Proceedings of the Second AAAS Technology Education Research Conference

Technological Literacy: Researching Teaching and Learning in the K-12 Setting

Jared Berrett

Brigham Young University

The second American Association for the Advancement of Science (AAAS) sponsored Technology Education Research Conference brought together professionals interested in teaching technology in K-12 settings. The intent was to share ideas that would promote quality research on how students learn technological literacy skills. In considering how the conference has shaped my thoughts on the research needs and directions for technology education in the future, I have chosen to further the discussion on two important items brought out in the conference.

  • Technology education is not alone in its interest in technological literacy, and
  • Teaching practice is a valuable and underutilized source of knowledge.

Technology teacher educators must realize that we are not alone in our research efforts and interest in technological literacy. By learning about other fields' views and efforts to create technologically literate students, and by investigating the commonalities and differences in our goals and outcomes, the research we conduct will be interesting to a much broader audience. In addition, in order to determine what teaching and learning processes promoted by technology education are valuable, we must consider alternative ways of understanding the processes. The traditional empirically based correlational, Delphi, and statistically based research methods cannot provide the insight into the question of "how" technological literacy is taught. However, by valuing teacher practice as another way of knowing and researching the learning outcomes of that practice we will begin to be able to understand how we can help our students better learn to be technologically literate.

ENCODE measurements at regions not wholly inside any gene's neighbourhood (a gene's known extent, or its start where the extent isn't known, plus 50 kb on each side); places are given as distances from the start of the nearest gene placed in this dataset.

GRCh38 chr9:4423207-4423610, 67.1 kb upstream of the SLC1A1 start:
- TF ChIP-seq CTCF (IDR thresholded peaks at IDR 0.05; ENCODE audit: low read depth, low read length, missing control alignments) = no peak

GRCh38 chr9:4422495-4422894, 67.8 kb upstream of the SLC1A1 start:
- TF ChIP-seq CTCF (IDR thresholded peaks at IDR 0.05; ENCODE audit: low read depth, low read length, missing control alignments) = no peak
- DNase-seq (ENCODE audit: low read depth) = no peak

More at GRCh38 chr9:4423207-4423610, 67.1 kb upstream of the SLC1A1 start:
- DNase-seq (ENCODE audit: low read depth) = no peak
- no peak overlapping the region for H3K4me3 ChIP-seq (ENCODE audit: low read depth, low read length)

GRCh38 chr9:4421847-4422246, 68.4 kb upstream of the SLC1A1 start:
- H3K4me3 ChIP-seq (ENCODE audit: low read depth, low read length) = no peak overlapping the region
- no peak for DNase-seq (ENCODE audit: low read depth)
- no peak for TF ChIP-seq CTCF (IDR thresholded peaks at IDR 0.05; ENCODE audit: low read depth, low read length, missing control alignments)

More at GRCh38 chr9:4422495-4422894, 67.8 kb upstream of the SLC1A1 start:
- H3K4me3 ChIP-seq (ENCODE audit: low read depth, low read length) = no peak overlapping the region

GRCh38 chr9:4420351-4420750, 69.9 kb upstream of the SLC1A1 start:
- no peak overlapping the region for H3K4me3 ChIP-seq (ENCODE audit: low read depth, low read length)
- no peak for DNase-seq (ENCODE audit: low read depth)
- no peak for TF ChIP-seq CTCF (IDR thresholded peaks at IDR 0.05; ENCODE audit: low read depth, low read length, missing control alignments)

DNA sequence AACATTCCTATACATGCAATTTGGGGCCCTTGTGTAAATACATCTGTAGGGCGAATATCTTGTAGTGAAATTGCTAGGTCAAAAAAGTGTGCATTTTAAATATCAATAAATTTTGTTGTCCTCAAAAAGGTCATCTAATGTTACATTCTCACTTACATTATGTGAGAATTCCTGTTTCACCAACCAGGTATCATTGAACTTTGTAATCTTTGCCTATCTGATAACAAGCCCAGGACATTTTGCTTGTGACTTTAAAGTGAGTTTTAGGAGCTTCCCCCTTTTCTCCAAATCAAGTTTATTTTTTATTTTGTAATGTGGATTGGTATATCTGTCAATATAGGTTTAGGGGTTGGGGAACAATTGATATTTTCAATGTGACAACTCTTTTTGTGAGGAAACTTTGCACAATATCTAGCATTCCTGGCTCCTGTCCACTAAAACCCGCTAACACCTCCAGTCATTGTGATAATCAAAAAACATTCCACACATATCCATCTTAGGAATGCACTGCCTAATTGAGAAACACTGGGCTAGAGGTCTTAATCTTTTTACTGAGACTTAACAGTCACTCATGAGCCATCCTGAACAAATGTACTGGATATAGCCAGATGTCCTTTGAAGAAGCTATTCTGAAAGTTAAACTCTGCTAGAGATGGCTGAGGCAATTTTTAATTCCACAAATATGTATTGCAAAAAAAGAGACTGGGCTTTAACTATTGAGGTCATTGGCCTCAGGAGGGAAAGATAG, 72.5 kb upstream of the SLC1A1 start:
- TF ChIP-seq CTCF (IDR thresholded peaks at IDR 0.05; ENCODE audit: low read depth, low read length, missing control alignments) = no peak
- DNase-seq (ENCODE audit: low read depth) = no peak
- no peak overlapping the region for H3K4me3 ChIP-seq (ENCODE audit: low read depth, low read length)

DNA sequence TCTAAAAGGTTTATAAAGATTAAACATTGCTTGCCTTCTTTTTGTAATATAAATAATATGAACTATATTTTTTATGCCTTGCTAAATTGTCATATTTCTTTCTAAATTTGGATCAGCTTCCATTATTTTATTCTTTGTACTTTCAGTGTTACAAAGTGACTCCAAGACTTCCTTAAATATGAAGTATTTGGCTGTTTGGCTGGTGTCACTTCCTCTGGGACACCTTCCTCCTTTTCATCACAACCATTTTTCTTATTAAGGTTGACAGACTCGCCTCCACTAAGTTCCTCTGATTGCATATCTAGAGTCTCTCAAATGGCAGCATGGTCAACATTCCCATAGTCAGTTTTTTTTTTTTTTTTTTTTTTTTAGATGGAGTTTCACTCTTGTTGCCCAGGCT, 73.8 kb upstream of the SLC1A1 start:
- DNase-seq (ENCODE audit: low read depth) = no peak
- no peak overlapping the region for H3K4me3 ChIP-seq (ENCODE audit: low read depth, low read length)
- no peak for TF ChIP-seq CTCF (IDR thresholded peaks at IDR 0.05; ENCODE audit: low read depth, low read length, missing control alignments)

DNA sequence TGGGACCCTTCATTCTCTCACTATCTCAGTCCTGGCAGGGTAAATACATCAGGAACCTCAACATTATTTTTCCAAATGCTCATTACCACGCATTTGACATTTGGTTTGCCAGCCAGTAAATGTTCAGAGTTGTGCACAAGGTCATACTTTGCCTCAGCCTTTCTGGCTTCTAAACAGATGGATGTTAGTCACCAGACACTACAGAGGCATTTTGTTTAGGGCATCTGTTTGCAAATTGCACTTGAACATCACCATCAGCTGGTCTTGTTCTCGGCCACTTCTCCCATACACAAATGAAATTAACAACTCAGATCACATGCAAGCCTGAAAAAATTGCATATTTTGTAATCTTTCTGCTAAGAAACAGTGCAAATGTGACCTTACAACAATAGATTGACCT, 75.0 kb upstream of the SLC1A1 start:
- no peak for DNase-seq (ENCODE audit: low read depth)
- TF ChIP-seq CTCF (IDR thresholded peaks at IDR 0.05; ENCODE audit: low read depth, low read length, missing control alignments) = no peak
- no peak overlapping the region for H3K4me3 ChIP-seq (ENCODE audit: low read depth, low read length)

Technological Literacy-We're Not Alone

The rapid advancement of technological innovations and their impact on our society is making it imperative to understand how schools can help students become technologically literate. In technology teacher education we realize that we must study how students learn technological literacy skills and how teachers can facilitate the development of those skills in order to achieve this goal. This issue was an important item discussed during the second AAAS Technology Education Research Conference. One of the big challenges, however, is that many professionals in our technology teacher education field do not look outside the profession to inform their discussion of technological literacy. Technology educators are not alone in their interest in teaching students to become technologically literate. By becoming informed by what other fields are doing, we can reach a broader audience in disseminating our views and goals.